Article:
Skip to content


Ram Protap Chamaria Vs. Secretary of State for India in Council - Court Judgment

LegalCrystal Citation
SubjectCivil
CourtMumbai
Decided On
Judge
Reported in(1930)32BOMLR1586
AppellantRam Protap Chamaria
RespondentSecretary of State for India in Council
DispositionAppeal dismissed
Excerpt:
land acquisition act (i of 1894) - appeal to privy council-interference on question of mere valuation.;in appeals to the privy council raising the question of the proper value to be allowed for land compulsorily acquired by the government under the land acquisition act, 1894, their lordships will not interfere with the amount awarded by the high court unless it can be shown that there has been some real mistake in law or some palpable omission which would invalidate the valuation.;narsingh das v. secretary of state for india (1924) l.r. 52 i.a. 133 : s.c. 27 bom. l.b. 783 and nowaroji suetomji wadia v. bombay government (1925) l.r. 52 i.a. 367 : s.c. 27 bom. l.r. 1140, followed. - .....or some palpable omission which would invalidate the valuation. now here, the whole case for the higher valuation which is asked for depends upon the appellants being able to appeal to a certain contract for sale of part of the lands which fixed a very much higher figure. the learned judges, acquainted with the circumstances on the spot, have come to the conclusion that that contract, though it did exist on paper, did not in any way represent the value in the market, but was a sort of speculative endeavour of a certain party to get at a foundation for acquiring some of the land with a view of obtaining the rest eventually, so that he might avoid competition. but the transaction was never proceeded with and remained only a piece of paper, and the judges have held that this was not a.....
Judgment:

Viscount Dunedin, J.

1. This is a case which follows many other cases raising the question of the proper value to be allowed for certain compulsorily acquired land. The general principles on which the Board deals with these cases have been laid down particularly in two cases cited, Narsingh Das v. Secretary of State for India (1924) L.R. 52 IndAp 133 : 27 Bom. L.B. 783 and Nowroji Rustomji Wadia v. Bombay Government (1925) L.R. 52 IndAp 367 : 27 Bom. L.R. 1140. It is clear from those cases that their Lordships cannot interfere with the figures that have been settled by the High Court unless it can be shown there has been some real mistake in law or some palpable omission which would invalidate the valuation. Now here, the whole case for the higher valuation which is asked for depends upon the appellants being able to appeal to a certain contract for sale of part of the lands which fixed a very much higher figure. The learned Judges, acquainted with the circumstances on the spot, have come to the conclusion that that contract, though it did exist on paper, did not in any way represent the value in the market, but was a sort of speculative endeavour of a certain party to get at a foundation for acquiring some of the land with a view of obtaining the rest eventually, so that he might avoid competition. But the transaction was never proceeded with and remained only a piece of paper, and the Judges have held that this was not a circumstance which should affect their minds in arriving at the true market value. On the view arrived at of the whole circumstances of the case, it would be impossible for this Board to take any other view in accordance with the principles laid down in prior decisions. Therefore, their Lordships will humbly advise His Majesty to dismiss the appeal with costs.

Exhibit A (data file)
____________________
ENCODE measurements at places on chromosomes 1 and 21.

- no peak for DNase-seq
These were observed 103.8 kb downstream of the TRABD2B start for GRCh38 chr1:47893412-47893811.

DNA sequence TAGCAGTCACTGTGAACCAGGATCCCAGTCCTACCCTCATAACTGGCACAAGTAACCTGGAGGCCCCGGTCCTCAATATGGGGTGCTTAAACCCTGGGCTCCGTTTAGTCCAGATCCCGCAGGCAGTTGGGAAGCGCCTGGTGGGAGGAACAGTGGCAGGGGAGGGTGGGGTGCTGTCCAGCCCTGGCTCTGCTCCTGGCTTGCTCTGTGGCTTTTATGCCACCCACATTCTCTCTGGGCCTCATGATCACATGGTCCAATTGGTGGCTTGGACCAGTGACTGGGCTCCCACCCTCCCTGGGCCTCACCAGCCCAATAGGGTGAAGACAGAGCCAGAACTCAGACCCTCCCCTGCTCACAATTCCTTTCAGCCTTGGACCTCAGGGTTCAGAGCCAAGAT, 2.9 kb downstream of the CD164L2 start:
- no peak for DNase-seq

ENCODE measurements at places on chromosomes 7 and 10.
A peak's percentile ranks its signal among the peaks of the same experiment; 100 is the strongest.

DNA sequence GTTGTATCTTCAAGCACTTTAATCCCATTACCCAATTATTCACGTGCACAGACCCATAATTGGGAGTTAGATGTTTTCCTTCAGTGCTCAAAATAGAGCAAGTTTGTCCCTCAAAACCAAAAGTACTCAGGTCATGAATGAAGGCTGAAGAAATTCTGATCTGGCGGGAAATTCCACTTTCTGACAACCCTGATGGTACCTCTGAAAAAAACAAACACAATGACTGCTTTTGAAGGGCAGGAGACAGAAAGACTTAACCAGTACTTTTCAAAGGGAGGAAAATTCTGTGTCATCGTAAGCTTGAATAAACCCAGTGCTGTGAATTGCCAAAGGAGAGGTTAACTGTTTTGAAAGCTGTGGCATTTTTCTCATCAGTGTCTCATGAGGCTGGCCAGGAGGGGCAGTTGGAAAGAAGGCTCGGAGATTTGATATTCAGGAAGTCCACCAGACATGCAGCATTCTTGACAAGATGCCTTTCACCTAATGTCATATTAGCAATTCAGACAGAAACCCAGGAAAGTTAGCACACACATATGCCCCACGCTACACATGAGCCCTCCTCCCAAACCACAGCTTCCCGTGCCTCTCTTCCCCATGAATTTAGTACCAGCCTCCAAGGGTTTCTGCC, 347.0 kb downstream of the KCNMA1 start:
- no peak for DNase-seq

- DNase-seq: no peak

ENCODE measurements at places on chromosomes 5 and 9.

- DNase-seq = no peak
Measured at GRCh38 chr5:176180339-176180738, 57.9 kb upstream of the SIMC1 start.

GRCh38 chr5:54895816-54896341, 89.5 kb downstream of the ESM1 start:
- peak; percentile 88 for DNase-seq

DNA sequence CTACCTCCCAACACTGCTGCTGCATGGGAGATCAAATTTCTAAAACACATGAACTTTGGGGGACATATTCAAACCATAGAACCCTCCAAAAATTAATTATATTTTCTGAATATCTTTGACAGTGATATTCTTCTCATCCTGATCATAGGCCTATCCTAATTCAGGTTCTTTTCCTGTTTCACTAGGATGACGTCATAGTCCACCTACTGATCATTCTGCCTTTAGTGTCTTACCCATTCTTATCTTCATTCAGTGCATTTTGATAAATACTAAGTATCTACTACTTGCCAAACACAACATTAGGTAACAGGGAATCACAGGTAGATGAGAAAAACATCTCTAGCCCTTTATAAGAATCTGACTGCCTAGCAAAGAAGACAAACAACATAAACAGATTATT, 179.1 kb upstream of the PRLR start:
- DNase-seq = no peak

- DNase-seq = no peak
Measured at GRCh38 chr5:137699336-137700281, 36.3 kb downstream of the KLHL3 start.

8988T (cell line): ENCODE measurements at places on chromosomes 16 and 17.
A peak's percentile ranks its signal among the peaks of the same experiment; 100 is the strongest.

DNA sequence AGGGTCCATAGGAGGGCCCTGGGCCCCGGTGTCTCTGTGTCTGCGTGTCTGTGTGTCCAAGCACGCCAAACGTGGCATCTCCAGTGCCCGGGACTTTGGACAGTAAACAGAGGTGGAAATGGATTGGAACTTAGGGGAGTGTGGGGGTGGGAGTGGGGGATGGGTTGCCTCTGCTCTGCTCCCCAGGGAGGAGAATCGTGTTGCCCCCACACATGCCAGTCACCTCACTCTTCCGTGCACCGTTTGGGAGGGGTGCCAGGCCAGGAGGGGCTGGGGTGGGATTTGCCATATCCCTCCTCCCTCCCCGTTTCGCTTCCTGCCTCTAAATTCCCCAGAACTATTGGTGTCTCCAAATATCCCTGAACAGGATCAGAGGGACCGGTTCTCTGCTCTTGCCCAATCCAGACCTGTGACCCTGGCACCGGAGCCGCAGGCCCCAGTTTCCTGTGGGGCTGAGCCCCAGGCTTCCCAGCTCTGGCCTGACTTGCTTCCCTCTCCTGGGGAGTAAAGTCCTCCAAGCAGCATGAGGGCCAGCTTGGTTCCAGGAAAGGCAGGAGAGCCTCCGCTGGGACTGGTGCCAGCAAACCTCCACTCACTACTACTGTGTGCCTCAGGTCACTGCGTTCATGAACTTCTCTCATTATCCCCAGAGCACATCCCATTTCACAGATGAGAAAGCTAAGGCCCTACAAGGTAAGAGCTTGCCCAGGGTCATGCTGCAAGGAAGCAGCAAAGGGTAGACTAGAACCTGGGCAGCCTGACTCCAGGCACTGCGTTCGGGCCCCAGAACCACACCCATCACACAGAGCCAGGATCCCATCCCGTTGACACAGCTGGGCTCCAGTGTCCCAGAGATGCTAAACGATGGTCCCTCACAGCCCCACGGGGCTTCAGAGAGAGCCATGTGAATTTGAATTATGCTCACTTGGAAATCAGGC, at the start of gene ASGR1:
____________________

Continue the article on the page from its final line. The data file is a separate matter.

Save Judgments// Add Notes // Store Search Result sets // Organizer Client Files //